But both these approaches require hardware additional to that needed to generate the phase circles. Therefore the preferred method to implement this invention is to resolve the LBI phase ambiguities using the technique described in the applicant's U.S. Pat. No. 5,343,212. This approach does not require additional hardware to resolve the ambiguities, but instead employs software test based upon the observer's motion. The ambiguity resolution could occur before or after the phase circles are generated. Both implementations are described next.
Referring to FIG. 10, modules 1000 and 1001 are the LBI phase measurement subsystems carried by observers 1 and 2 respectively. Observer 1 is the observer initially detecting the emitter. Observer 2 is queued by this initial detection via a communication link 1002, and acquires the emitter with an RF frequency-tuning controller 1003. An important aspect of this invention is that the bandwidth requirements for the COMM link are very modest, and, in fact, no more than normally available for voice communications. The tune control is also readily implemented by inserting the pulse data record (PDR) 1004 from observer 1 into the active emitter file (AEF) 1005 of observer 2, and hence requires very little modification to single-observer detection and ranging software. This insertion triggers a request 1006 from a phase collection controller 1007 to a track predictor 1008 requesting a heading change 1009. Based on navigation data 1010 provided by the first observer through the COMM link 1002, the track predictor 108 computes the heading change needed to closely approximate the data collection track shown in FIG. 7a. The NAV processor 1011 determines when this new track is being flown, and a begin data collection signal 1012 sent from the phase collection controller 1007 commands the tune controller to begin data collection.
The ambiguous phase measurements 1013 made by observer 1 and by observer 2 contain bias errors 1014 and thermal noise errors 1015. The phase measurements are received by the phase by determinator 1013 from receivers 1040, 1041 which are tuned by a tune controller 1042. These measured phases from one observer are used to locate the emitter, typically to a range accuracy of between 10% and 5%, while simultaneously resolving the phase difference integer ambiguity, where the phase difference is taken between the pulses measured in the first receiver dwell and pulses measured in the last dwell. As noted, the preferred method for doing this single-observer location is that described in the applicant's U.S. Pat. No. 5,343,212. The emitter's coarse location 1016 is forwarded to resolve phase difference 1017 and the resolved phase differences Δφ1 and Δφ2 are sent to a central computing site 1018. This can be located anywhere, but is typically a processor on observer 1. The observer 2 stored ambiguous phases 1019 and NAV data 1020 associated with these measurements are uplinked via signal 1021 to the central processor from a NAV module 1030 and a phase determinator module 1031, respectively. This uplinking can use the same COMM channel 1002 observer 2 was originally queued by since only ten to twenty PDRs are typically sent. The phase difference ambiguity in the observer 2 data is resolved 1017 by predicting the ambiguity integer using the coarse emitter location previously found and observer 2 LBI spatial position obtained from the NAV data 1020 and 1022. The resolved phases are then used by the central processor 1018 to generate COP, and an estimate of the orthogonal point of intersection of the COP closest to the coarse emitter position found using optimal estimation algorithms, typically a maximum likelihood estimator. The intersection of the COP will be orthogonal no matter where the emitter is located based on the data collection path flown as determined by the track predictor 1008. The track of observer 2 is also established by this process so that the COP intersection furthest from the observers is the emitter location, and hence requires no auxiliary measurements or processing to choose.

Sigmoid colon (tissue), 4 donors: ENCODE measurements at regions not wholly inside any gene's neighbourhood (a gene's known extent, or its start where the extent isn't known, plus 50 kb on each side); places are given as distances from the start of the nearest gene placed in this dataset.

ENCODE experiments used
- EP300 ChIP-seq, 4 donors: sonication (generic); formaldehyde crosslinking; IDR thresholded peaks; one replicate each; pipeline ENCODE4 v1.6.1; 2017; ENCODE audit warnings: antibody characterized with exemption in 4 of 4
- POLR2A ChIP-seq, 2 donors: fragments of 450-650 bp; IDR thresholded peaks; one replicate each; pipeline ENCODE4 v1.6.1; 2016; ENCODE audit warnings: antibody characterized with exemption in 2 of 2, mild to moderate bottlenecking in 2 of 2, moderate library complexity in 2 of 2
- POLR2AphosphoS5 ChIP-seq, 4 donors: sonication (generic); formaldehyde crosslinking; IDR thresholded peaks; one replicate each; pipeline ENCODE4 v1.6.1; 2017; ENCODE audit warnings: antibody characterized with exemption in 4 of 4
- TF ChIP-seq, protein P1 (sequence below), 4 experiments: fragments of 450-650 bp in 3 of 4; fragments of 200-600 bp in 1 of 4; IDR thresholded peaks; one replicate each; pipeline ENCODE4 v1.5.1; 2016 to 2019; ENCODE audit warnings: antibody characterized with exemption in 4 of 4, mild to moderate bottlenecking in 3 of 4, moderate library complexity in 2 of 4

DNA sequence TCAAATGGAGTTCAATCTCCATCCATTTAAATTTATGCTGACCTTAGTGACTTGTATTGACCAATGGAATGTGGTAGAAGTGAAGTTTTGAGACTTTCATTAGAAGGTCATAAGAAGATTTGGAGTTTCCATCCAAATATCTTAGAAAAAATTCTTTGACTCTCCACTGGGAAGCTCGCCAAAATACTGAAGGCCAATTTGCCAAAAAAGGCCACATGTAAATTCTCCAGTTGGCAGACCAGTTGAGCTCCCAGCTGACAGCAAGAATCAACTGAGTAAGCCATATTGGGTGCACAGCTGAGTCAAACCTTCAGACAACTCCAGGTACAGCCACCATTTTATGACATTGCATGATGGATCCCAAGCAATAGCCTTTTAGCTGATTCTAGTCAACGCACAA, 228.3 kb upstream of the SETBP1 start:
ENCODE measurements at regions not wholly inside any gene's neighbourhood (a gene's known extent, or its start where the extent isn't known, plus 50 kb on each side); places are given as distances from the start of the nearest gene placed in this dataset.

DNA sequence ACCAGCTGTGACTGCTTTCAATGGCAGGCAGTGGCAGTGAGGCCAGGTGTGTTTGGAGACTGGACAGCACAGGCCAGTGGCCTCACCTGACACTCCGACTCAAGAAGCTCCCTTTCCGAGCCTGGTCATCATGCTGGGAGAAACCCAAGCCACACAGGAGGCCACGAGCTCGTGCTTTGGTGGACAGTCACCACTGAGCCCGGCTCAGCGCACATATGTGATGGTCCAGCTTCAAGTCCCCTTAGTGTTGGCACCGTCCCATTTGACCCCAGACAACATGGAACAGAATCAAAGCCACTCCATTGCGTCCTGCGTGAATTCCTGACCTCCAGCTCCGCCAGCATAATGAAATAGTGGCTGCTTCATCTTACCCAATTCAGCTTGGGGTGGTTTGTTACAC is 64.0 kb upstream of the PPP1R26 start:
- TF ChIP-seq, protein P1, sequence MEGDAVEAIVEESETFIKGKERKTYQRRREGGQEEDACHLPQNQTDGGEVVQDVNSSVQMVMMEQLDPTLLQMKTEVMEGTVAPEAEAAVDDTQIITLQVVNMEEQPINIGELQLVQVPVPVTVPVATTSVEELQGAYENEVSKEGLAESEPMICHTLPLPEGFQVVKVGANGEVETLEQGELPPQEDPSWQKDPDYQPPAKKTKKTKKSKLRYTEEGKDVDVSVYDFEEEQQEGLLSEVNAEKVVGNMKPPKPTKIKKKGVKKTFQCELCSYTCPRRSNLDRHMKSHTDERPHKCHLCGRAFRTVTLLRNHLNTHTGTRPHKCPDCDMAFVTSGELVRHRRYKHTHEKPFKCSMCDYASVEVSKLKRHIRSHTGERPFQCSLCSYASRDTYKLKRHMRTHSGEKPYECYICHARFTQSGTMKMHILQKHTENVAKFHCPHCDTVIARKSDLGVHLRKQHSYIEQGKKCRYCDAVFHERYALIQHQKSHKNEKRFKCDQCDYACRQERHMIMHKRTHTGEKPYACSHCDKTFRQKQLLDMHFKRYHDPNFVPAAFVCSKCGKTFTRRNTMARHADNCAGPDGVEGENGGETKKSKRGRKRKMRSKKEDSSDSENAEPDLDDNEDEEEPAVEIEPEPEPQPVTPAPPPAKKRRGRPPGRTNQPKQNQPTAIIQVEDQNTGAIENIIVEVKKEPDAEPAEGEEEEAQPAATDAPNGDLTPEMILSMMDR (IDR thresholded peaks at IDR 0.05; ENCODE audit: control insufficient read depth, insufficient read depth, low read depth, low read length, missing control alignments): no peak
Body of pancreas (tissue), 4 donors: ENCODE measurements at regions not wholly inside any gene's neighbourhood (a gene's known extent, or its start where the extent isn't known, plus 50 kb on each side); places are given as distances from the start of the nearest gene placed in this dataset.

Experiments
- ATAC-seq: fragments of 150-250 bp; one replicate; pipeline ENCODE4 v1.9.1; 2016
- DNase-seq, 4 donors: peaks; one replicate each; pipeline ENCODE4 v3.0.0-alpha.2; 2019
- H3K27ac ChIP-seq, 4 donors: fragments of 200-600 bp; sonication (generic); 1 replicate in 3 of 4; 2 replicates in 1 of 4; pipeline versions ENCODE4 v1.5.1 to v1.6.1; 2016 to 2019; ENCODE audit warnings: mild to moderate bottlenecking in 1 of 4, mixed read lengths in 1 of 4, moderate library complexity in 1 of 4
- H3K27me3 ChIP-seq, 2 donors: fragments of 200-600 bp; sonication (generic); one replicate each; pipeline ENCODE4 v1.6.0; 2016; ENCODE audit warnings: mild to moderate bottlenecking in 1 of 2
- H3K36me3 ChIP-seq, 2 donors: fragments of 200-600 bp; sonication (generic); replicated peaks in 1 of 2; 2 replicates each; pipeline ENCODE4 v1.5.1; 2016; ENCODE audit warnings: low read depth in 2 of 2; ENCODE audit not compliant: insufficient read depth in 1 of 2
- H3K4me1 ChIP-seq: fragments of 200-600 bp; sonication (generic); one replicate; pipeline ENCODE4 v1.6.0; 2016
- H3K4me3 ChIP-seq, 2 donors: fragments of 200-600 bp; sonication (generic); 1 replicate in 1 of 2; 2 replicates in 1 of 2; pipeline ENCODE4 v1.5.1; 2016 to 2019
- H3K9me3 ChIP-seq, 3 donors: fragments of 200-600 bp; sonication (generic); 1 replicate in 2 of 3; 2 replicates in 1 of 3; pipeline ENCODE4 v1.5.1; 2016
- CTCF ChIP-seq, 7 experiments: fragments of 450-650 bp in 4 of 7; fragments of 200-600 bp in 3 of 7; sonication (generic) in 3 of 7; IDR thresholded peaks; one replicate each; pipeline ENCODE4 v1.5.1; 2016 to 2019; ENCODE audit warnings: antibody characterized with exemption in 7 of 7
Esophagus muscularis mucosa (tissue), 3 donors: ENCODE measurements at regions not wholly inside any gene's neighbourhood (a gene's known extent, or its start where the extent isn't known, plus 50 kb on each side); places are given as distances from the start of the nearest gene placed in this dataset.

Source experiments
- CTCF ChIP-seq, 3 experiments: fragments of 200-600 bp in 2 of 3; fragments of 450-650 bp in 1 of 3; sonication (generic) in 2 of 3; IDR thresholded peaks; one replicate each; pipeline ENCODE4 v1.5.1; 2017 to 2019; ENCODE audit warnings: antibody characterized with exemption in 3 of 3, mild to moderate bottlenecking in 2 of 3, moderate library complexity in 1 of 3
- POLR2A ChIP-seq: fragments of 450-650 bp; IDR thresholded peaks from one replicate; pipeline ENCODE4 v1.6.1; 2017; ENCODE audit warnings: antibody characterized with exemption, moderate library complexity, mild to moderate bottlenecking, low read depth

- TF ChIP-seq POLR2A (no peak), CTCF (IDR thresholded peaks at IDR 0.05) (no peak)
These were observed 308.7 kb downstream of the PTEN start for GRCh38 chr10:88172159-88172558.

As noted it is possible to use the ambiguous phase to generate a family of phase circles before resolving the phase ambiguity. This may be done if TDOA measurements are available to do the ambiguity resolution as described in the applicant's U.S. Pat. No. 5,914,687. It may also happen that too few phase measurements are available from observer 1 and observer 2 to accomplish individual location. Then the phase measurements 1019 and 1023 may be combined, as though they came from a single observer, to do the coarse emitter location 1016. Furthermore, all aspects of this invention can be implemented by a single, rather than multiple, observer. If a single observer is used, the time to locate the emitter will be greater, and hence the approach is vulnerable to radar ECM. But aside from this, one observer sequentially flying through the required fixed points can realize all data collection geometries.
Advantageously, the present invention does not require a second independent measurement, such as TDOA; also the current invention always minimizes degradation due to geometric dilution of precision to the maximum extent possible. Furthermore this new geolocation method allows the use of even closer observer spacing. Rather than introduce a new measurement, the present invention uses observer heading change during the phase measurement process to produce nearly orthogonally intersecting phase circles at the emitter. A significant aspect of the present invention is that, for operationally feasible maneuvers, unlike pure TDOA, no a priori knowledge of the emitter's location is required to guarantee this orthogonal intersection.
It will be readily seen by one of ordinary skill in the art that the present invention fulfills all of the objects set forth above. After reading the foregoing specification, one of ordinary skill will be able to affect various changes, substitutions of equivalents and various other aspects of the invention as broadly disclosed herein. It is therefore intended that the protection granted hereon be limited only by the definition contained in the appended claims and equivalents thereof.
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|U.S. Classification||342/449, 342/451|
|International Classification||G01S3/48, G01S5/12|
|Cooperative Classification||G01S3/48, G01S5/12|
|Jan 27, 2000||AS||Assignment|
Owner name: LITTON SYSTEMS, INC., CALIFORNIA
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|Jun 7, 2001||AS||Assignment|
Owner name: LITTON SYSTEMS, INC., CALIFORNIA
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|Jan 7, 2011||AS||Assignment|
Owner name: NORTHROP GRUMMAN SYSTEMS CORPORATION, CALIFORNIA
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Effective date: 20110104